The Class of 76 is now on Facebook
If you are on Facebook, join the Group RMC - Class of '76
Engineers Canada is pleased to welcome Paul Amyotte, FEC, P.Eng., as its president for the 2014-2015 term. Dr. Amyotte will lead the Engineers Canada Board in support of the provincial and territorial engineering regulatory bodies to advance the engineering profession and its self-regulation in the public interest. Click here for the news release.
A donation to the Canadian Cancer Society in memory of Annette was made on behalf of our Class of 76.
Her full obituary is posted here.
On the occasion of its entry into the Old Brigade in 2009, the Class of 63 created and donated to the College the RMC Wall of Honour "To recognize ex-cadets of the Royal Military Colleges (RMC, RRMC, CMR), and others with College numbers, for outstanding achievements and contributions to Canada or the World, and to inspire cadets thereby". The original agreement between the Class of 63, the Foundation and RMC states that "within ten years, the Class of 63 will have identified another class or classes to assume the leadership and management of the Wall..."
Mike More's son Rob was one of the victims of the OC Transpo-train crash. I have posted an Ottawa Sun article about Rob here. Mike has informed us that the service will be at Capital Memorial Gardens, 3700 Prince of Wales, Ottawa. Visitation will be 5-8pm Wed Sep 25th and again noon to 1pm on Thurs 26th with service to follow.
Class Gift to RMC Foundation
For Class of 76 members, this link is a good start. You can read about some of the ongoing projects available and they may spur your creativity in choosing a 'Class of 76' endeavour. This is part of the Foundation website which is easy to navigate through.
Take a moment to look through the whole site - under the heading "Ways to give" you will see how to ensure your donations go directly to our class fund or a specific project. I think this will ensure future donations do not end up in a project not of the donor's choosing. From the left hand side menu you can go directly to make an online donation. For those of you who did so on the weekend - again - thank you very much! From our meeting in ML7 (where the seats were not as comfortable as the theatre seats from the 70s), Bill Sergeant received about 6 volunteers to join the steering committee to come up with a 'Class of 76' plan. Bill suggested some initial guidelines which included drafting a framework document by the end of November 2011 that defines the guiding principles for the selection of a class project. Some of the terms that were bantered about at the meeting were: teamwork (Tony Bowie); visibility; focus; Centennial class; unique. This is not meant to be an inclusive list, rather one to get us all thinking. The framework should also include how many classmates constitute a quorum to approve the potential project, who or what positions (i.e. class secretary, committee chair, elected officials) will be given authority to commit funds for the project, who will oversee the implementation of the project, and what should happen to any remaining funds once all class members have departed this life.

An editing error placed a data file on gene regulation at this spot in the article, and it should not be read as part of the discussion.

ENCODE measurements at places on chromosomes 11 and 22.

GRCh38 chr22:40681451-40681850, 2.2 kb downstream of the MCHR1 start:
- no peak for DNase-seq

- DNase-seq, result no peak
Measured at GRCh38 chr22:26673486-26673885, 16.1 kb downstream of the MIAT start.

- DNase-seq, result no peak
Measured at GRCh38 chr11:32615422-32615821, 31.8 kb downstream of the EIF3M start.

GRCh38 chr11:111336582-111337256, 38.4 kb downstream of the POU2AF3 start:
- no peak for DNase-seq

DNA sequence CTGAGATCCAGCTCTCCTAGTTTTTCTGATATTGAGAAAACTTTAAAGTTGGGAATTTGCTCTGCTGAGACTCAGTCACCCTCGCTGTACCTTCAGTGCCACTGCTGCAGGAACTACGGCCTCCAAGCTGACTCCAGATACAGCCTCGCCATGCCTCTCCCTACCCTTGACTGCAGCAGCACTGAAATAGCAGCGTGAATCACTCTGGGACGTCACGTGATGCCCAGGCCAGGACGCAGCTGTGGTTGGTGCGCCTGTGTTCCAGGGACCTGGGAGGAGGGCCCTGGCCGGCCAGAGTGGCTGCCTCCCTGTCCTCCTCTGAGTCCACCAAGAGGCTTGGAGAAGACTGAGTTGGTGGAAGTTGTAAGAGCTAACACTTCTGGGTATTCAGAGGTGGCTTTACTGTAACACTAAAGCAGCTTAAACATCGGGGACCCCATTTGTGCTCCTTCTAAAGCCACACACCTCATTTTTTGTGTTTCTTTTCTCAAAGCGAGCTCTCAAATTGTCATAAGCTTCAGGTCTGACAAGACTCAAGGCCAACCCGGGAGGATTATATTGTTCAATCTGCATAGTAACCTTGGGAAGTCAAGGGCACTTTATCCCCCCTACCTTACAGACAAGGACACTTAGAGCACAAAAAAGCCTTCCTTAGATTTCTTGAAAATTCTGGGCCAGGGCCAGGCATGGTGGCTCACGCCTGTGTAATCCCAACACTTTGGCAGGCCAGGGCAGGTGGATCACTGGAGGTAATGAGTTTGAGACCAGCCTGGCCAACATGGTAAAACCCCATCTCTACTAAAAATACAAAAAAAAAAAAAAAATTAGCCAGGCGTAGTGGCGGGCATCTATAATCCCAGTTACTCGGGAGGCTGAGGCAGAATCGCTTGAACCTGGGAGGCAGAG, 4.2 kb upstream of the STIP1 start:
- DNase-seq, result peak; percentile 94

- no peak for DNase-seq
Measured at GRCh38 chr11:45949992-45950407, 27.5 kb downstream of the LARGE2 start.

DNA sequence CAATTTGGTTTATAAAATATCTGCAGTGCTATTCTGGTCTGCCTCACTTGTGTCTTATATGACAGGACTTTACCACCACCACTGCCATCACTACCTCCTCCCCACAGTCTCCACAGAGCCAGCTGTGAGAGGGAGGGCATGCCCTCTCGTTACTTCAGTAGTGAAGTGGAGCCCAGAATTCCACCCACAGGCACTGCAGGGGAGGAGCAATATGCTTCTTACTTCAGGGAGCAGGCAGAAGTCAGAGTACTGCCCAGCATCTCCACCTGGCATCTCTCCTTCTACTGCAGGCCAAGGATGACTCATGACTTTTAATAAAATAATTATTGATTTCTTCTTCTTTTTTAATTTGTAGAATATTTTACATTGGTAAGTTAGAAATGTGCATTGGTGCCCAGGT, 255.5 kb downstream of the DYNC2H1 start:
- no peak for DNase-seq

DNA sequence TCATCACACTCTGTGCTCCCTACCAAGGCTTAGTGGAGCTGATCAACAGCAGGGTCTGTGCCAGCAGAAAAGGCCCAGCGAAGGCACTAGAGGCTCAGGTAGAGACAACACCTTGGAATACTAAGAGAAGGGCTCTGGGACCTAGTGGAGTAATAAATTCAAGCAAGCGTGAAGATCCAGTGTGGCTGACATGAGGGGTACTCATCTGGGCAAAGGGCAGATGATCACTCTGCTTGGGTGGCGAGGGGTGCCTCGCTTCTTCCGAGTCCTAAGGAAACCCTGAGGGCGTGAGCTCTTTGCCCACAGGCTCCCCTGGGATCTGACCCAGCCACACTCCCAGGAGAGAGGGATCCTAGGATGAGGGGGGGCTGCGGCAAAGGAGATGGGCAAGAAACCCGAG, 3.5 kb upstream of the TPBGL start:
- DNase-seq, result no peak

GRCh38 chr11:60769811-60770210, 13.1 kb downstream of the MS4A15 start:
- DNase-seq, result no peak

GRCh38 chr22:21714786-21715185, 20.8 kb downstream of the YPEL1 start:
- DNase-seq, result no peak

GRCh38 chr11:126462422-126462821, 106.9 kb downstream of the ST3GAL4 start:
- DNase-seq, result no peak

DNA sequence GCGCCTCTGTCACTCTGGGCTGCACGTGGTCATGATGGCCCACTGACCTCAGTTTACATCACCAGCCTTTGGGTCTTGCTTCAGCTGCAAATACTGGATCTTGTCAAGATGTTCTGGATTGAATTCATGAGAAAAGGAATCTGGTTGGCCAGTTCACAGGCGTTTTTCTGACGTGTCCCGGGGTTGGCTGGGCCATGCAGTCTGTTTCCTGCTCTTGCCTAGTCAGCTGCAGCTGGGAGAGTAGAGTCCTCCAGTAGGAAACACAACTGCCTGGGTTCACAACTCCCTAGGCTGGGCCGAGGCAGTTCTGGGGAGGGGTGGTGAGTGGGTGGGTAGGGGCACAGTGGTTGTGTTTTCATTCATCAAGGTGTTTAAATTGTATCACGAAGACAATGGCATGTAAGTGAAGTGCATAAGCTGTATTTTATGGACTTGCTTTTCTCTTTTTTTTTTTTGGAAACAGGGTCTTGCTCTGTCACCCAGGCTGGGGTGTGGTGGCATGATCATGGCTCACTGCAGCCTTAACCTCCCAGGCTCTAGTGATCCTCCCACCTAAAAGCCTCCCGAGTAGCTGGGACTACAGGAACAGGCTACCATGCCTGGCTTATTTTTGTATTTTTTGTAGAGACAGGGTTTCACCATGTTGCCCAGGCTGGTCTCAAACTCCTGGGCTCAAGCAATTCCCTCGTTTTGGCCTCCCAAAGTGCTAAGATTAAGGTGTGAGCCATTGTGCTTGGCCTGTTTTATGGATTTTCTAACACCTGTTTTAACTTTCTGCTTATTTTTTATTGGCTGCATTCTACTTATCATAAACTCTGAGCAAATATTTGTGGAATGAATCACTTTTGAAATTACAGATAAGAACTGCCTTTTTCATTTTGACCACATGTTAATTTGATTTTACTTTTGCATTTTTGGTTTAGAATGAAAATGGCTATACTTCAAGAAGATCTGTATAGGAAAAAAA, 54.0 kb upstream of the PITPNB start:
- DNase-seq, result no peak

Dear Comrades, Our Classmate John Rose shone on the sports field, was a loyal teammate and friend, and was personally very popular at RMC. Therefore, it should surprise no one then, that last Saturday afternoon, in scenic lakeside Invermere, a bright and shining sun pushed back the relentless rain that had, to now, been our B.C. Spring..........and revealed that over ten percent of the town's population of 3600 had come out to pay their final respects to their departed town doctor, colleague, and friend. Clearly Dr. Johnson Albert Rose was well loved and respected by the townsfolk of Invermere. Besides the sheer numbers that swelled Christ Church Trinity that day, the constant sound of attending ladies' sniffles, throughout the three Eulogies offered up, underscored the deep sadness and grief that gripped the entire town. Indeed, even prior to my arriving at the Church, while assisting the two middle-aged owners of Invermere's Canterbury Florists, Joanne and Sandy, with the final touches on our Class of '76 floral arrangement, both ladies choked up when speaking of Dr. Johnson Rose, and the tragic accident that took him all too soon.
At Ray Ray's Pub, overlooking Invermere Beach, where I lunched and changed into my suit, the patrons I talked to all knew our Classmate, and all mourned his loss. "Shocking" and "tragic" were the common adjectives most used, with one man cursing the rail line that split the town and impeded town peoples' progress. The Service was simple and dignified as Paul Rose, the oldest surviving brother, was introduced by the Anglican Parson, and delivered a heartfelt and poignant Eulogy highlighting Johnson's many accomplishments, interests, and passions. Johnson, Paul told us, was the best oldest brother any boy could've had, and that Johnson had always wanted to be a doctor. Apparently, historical dealings with "the four Rose boys" growing up in nearby Cranbrook, included the concept of picking a fight with one, meant taking on the other three as well. Paul spoke of the enormous pride and love Johnson held for his wife Denise, her skills and efforts as a great wife and mother.........and in her considerable Art talent and accomplishments. On two occasions, Paul emphasized the enormous level of Johnson's pride in his two sons Trevor, 20 and James 18.......and their tremendous accomplishments as two local area sports phenoms. I remember thinking then that "the apples didn't fall far from the tree." Paul lightened the sombreness a tad by referring to Johnson's penchant for British high-performance Sports Cars, his reluctance to operate them at less than their maximum rated speeds.........and "the account" he paid-off (over some time) with the local RCMP.